Now, in the same way, you see, when we know something, or we act, it’s a very basic commonsense supposition that we are the agent behind the actor—that, in other words, behind thought there’s a thinker, behind experience an experiencer, behind perception a perceiver. And we are—all of us, you see—tremendously concerned with this image (the doer, the agent) which has become our image of ourselves. You might call it our self-image if you speak in a psychological jargon. And this is the thing we’re all concerned about: its future, its history, its destiny, what’s going to become of it, and so on and so forth.
But through clarity it can turn out that this thing that we fancy ourselves to be simply is a figure of thought or a figure of speech, and is not there at all. And the only reason why this makes us feel astounded and bothered and unbelieving is the momentum of a habit of thought. Although it may become sort of intellectually clear to us that this is so, we still have deep in us the habit of attributing all actions to an agent. And it’s difficult for us to realize, to become really clear, that this is only figurative; that there is no, as it were, distinct order of being that is the doer as distinct from the deed.
Then you might say: what is the relationship between the doer and the deed? Does one process do another another process? Does one process cause another process? Well, no. That’s simply a matter of description. As Wittgenstein pointed out: there is no necessity in nature—necessity is only logical. That is to say, if you see, say, a sunflower: now, sunflowers have a way of turning as the sun moves. And at one time people might say that the sunflower turned in order to keep its face to the sun, attributing purpose to a flower. Well, nowadays no botanist would say that. They would say simply that the structure of a sunflower is such that, when the sun moves, it turns. And so one might say: well, that’s simply a matter of necessity. It’s cause and effect that the sun and the structure of the sunflower together make the flower turn.
Well, I wonder what that really means. Does it mean that the sunflower must turn? I don’t think it does at all. Because if the sunflower didn’t turn—it might be dead, but if it was a live sunflower and it didn’t turn as the sun moved, it wouldn’t be a sunflower. In other words, the same situation would exist if the thing had blue petals and fern-like leaves. Then it wouldn’t be a sunflower. In the same way, if an unsupported rock didn’t fall, it wouldn’t be a rock, it’d be a balloon. And the idea that a rock must necessarily fall, that the consequence of a rock being unsupported is that it falls, is not a consequence in nature, it’s a consequence of description. If you divide, in describing it, the unsupported rock from the process of falling, and you look first at one thing and then at the other, one aspect then at the other aspect, then you can say: necessarily, with the unsupported state of the rock goes falling. But, of course, actually, the falling of the rock in this condition is as much a part of the definition of a rock as the fact that it’s hard, that it weighs so much, and so on and so forth.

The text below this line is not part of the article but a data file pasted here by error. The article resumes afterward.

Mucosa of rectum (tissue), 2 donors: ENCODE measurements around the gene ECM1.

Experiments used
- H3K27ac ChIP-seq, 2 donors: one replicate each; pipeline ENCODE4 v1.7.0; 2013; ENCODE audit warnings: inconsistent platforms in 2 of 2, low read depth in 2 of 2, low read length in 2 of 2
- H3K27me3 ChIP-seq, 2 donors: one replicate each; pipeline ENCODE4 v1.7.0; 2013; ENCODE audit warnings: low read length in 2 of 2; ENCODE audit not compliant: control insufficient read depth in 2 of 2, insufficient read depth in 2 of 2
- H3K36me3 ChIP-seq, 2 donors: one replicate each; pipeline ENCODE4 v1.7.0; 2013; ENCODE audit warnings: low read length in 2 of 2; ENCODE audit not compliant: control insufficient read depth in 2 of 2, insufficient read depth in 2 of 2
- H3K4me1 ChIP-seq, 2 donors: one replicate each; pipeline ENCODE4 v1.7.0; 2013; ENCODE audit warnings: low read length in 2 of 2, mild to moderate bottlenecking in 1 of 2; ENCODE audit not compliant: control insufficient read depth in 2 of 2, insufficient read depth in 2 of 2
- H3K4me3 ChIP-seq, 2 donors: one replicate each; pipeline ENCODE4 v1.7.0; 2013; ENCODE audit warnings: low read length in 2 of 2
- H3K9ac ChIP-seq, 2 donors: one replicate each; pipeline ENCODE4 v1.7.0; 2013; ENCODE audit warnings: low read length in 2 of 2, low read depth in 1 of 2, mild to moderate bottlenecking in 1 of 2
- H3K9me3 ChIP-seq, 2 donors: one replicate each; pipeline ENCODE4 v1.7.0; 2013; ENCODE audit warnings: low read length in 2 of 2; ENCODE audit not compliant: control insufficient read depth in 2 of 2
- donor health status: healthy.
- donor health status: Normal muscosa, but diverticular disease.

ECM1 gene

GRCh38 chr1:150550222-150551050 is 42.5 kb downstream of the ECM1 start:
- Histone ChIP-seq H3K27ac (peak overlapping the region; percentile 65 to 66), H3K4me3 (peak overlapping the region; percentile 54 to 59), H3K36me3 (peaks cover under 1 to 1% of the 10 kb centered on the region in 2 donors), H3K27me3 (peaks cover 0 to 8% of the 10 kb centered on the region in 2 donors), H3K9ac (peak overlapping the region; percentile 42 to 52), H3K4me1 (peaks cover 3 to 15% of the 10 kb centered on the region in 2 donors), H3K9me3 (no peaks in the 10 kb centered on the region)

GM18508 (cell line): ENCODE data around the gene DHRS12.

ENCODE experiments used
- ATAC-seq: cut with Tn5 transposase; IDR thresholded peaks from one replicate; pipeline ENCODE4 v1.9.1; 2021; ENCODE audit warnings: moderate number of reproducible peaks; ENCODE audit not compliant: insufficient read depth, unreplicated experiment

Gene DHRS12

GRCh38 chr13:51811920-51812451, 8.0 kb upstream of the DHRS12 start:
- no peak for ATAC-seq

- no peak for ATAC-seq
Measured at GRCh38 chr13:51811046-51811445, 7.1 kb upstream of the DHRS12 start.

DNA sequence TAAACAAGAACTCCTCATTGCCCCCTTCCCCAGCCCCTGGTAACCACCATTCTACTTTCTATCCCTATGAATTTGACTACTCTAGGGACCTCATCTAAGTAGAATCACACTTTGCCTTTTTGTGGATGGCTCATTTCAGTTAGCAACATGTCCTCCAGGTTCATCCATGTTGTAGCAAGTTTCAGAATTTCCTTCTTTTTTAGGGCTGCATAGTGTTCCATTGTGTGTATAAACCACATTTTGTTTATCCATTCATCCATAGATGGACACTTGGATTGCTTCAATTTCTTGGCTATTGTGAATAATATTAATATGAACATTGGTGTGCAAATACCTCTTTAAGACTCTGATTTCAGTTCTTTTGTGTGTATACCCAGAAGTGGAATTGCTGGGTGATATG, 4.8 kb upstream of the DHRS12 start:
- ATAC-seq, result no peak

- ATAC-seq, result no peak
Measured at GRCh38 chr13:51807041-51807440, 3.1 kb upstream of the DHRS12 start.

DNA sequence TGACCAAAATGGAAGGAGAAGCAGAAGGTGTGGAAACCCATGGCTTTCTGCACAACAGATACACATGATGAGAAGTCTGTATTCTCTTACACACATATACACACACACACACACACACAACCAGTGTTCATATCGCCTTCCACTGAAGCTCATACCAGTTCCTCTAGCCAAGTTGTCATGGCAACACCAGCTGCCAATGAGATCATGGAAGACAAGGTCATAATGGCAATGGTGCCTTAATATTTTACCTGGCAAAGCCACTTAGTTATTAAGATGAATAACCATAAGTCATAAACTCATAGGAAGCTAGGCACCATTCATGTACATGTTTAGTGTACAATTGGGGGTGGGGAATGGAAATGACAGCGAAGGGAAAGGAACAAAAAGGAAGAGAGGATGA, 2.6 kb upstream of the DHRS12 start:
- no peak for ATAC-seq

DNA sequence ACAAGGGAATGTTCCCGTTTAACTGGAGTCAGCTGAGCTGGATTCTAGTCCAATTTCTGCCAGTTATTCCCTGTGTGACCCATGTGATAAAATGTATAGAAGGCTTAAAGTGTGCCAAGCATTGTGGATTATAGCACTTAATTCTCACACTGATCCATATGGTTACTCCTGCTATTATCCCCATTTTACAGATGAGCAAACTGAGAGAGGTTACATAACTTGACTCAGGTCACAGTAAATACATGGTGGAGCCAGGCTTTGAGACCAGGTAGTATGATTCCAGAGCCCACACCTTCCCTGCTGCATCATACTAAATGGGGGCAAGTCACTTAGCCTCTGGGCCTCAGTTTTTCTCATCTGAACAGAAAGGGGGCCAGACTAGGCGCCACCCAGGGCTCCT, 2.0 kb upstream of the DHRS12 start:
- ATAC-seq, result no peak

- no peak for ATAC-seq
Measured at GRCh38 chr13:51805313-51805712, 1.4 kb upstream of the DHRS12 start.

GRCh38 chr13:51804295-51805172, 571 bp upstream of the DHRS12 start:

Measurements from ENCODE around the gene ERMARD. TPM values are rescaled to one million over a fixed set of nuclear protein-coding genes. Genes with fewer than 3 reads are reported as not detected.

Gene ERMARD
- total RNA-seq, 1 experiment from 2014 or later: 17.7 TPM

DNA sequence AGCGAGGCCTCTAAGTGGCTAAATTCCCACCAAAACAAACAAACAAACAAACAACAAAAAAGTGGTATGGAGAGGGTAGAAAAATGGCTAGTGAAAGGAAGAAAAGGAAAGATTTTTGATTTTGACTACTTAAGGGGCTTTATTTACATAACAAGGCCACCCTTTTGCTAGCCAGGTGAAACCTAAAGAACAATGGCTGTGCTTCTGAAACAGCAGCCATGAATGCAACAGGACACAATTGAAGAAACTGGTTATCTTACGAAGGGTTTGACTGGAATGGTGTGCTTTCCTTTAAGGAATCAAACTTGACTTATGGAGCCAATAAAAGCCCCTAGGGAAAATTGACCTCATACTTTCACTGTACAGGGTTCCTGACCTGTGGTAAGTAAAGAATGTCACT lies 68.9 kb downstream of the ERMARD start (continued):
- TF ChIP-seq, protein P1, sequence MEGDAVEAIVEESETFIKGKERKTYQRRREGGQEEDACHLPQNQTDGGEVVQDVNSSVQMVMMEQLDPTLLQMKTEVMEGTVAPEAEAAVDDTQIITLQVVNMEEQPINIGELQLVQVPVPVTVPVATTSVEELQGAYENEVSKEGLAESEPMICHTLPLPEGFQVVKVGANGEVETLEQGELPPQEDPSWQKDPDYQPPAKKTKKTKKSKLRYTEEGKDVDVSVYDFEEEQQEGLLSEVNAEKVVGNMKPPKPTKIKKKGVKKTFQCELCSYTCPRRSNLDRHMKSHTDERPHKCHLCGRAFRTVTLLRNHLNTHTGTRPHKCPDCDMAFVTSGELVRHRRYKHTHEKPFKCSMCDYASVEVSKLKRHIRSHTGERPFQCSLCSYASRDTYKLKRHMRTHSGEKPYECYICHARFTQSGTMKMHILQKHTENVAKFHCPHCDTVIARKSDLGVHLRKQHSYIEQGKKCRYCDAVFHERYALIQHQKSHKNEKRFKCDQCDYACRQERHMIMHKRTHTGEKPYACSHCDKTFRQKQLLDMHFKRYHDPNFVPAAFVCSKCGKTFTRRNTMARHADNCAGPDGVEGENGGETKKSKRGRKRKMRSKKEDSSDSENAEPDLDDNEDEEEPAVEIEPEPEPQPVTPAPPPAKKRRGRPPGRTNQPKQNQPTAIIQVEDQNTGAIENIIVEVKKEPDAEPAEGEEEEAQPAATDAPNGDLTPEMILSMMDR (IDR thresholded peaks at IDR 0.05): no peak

So one is then confronted—when one realizes this vividly with the astonishing realization that one is not this entity that one supposed one’s self to be, that one is not being pushed around by laws of physical necessity—the difficulty is, you see, that thought is, as it were, a system of symbols that stands apart from life and represents it, just as words stand apart from things and represent them—they don’t really stand apart from them; words and noises and thoughts are sensations or images, and they only apparently stand apart. Well, as we identify ourselves to so large an extent with our thinking process, we naturally come to feel that we, too, stand apart from life. And as a result of this we have the customary feeling that, when we’re not distracted with thought, we have a curious feeling of emptiness, of having no time, of being very… well, just being evaporating histories. But, of course, if you stand apart from life, you’re dead. But we don’t really stand apart. But we think we do.
And therefore, when one recovers from that illusion, and the sense of one’s separateness, of one’s being a thing, an agent, simply disappears—it’s not a kind of fatalistic situation because the feeling of fatalism is that one is the agent but one is being pushed around. And so this disappearance, and this loss of the sense of separation between the subject and the object, the thinker and the thought, and in turn thought and life, could be called, you see, a sense of unity—to which one might, if one were a Christian, give the sense of a union with god. But a Buddhist doesn’t give it that sense.
And since it involves release from the problem of one’s self, a lifting of a colossal burden from one’s shoulders, there may ensue ecstasy. But the ecstasy itself has nothing to do with it. It’s simply a byproduct of the insight of living in a physical world that is totally free from most of the thought problems, if not all the thought problems, about which we continuously beat our bodies and our brains.